Aug 6, 2010


We saw a lot of churches this trip, and performed in a number of them. I used to wonder how tourists would travel to, let's say Italy, and go to an amazing number of churches without tiring of them. Now I understand.


Each church we visited was different. The towers, the organs, the art, the accoustics, the gargoyles and chimeras, the history and often the literature attached to each one.

And the stained glass! We learned how to read stained glass from Malcolm Miller (bottom up, left to right), who discussed the biblical references, symbolism, manufacture and reconstruction of stained glass. I will never see stained glass again in the same way. Sometimes the plain glass spoke the loudest. It spoke of irreplaceable loss--loss of beauty, loss of humanity, the innumerable losses of war.

When we entered Saint Gervais in Paris we were struck by the reverent, contemplative silence. The monastery at Mont Saint Michel was full of unexpected surprises and beautiful vistas. The bell towers in Paris at Notre Dame and Sacre Coeur, and Notre Dame de Chartres were well worth the climb, even for big chickens. The cathedral at Notre Dame de Rouen was one whose plain glass windows spoke so loudly--although there were also lovely stained glass windows there.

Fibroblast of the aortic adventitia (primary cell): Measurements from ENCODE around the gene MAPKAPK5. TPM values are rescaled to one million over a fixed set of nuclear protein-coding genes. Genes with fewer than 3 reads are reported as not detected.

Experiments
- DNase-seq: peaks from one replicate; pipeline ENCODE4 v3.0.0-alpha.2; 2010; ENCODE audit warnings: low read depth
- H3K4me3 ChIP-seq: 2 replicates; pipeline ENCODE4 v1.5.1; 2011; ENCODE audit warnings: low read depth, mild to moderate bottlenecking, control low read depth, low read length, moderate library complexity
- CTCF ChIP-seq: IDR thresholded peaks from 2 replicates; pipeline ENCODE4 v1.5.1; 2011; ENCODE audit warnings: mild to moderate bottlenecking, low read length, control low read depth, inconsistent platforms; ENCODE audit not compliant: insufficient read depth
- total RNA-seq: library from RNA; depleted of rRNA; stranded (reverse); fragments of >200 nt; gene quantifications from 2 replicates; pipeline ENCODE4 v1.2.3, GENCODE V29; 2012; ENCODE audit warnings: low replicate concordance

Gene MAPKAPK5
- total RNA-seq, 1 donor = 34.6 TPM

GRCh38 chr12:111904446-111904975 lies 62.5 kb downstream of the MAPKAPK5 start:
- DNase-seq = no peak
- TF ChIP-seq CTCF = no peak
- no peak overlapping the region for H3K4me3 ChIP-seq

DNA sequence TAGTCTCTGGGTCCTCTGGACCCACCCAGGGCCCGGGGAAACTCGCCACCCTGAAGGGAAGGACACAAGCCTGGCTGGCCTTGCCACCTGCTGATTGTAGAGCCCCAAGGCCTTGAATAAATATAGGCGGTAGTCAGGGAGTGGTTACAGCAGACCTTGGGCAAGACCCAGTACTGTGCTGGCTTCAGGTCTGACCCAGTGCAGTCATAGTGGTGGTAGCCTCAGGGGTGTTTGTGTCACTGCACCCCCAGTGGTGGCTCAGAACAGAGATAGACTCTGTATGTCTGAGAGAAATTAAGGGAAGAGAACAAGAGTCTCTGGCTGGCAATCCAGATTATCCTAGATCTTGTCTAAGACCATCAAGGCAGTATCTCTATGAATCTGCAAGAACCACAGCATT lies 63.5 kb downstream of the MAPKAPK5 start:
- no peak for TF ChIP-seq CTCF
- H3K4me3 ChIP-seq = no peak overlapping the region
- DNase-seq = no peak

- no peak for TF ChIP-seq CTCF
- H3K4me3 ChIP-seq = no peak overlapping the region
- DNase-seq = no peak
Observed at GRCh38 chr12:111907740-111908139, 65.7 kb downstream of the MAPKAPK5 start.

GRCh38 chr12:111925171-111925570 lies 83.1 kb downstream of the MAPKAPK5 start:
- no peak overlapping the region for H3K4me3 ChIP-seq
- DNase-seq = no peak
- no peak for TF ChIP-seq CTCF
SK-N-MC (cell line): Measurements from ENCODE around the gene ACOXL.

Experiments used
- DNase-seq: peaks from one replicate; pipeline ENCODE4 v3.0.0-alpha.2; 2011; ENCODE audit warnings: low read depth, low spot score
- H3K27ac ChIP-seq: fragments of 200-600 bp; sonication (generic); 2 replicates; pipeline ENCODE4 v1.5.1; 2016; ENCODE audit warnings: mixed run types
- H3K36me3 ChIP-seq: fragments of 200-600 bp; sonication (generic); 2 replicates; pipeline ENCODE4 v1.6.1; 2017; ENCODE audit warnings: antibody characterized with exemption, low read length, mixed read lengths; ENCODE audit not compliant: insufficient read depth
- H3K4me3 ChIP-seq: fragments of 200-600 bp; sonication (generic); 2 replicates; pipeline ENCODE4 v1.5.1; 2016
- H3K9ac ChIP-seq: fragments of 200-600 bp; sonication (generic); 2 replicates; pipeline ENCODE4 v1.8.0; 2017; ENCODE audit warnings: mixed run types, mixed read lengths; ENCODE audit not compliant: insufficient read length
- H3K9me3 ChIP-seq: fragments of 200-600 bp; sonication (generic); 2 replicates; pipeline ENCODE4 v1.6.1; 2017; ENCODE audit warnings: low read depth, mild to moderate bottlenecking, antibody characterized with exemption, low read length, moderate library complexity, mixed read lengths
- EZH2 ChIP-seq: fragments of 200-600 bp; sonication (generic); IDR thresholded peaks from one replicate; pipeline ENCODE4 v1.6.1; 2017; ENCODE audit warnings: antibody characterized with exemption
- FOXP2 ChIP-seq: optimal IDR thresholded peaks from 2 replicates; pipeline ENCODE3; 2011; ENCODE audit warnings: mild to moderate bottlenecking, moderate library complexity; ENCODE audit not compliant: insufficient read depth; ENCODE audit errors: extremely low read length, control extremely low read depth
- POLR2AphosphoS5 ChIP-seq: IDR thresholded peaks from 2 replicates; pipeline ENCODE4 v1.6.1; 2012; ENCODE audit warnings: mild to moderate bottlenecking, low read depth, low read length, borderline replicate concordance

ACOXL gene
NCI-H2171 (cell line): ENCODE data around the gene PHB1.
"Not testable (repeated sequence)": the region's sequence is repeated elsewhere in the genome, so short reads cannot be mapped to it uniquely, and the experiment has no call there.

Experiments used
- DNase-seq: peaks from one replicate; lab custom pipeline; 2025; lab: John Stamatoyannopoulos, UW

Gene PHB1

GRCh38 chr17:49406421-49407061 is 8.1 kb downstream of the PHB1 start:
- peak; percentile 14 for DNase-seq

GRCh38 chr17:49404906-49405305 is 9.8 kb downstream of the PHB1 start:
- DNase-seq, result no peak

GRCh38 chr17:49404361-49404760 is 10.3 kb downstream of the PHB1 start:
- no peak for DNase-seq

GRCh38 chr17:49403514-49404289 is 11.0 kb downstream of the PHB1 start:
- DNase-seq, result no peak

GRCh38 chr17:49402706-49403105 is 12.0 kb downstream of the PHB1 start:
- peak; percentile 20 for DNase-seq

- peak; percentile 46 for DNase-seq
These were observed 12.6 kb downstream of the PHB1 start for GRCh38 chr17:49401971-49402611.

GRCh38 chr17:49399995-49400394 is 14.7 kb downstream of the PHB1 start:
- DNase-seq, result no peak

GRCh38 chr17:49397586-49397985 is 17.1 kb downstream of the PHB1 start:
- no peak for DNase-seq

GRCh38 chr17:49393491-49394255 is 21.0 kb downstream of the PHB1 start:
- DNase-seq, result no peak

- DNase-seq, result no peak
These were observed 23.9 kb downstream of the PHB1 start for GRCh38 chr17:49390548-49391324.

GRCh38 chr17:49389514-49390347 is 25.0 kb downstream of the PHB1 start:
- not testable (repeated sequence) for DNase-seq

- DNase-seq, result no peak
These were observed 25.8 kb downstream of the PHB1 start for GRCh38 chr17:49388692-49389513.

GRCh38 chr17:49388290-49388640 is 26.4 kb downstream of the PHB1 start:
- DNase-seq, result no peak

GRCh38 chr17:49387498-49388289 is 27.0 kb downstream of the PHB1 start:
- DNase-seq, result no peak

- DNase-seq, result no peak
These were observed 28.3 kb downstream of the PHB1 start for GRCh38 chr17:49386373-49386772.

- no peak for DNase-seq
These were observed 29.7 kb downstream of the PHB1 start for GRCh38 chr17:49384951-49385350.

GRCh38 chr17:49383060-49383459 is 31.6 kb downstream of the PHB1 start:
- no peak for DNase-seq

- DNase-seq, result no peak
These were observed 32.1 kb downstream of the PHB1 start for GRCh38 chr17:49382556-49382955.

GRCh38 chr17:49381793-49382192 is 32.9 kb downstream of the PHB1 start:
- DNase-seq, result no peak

From the tower, photo by Antonia
I just re-discovered an excerpt from a book that I read prior to the trip (France in Mind), in which Henry Adams described the old west tower of Chartres as "the most perfect piece of architecture in the world." That same tower where I discarded my Sigg water bottle so as to have both hands free to clutch the wall as I ascended and descended; the same tower we saw from our room at Le Parvis. I'll have to take a look at his book, Mont St. Michel and Chartres (written in 1904)--happily available at VCU Library.
Mont Saint Michel, late evening

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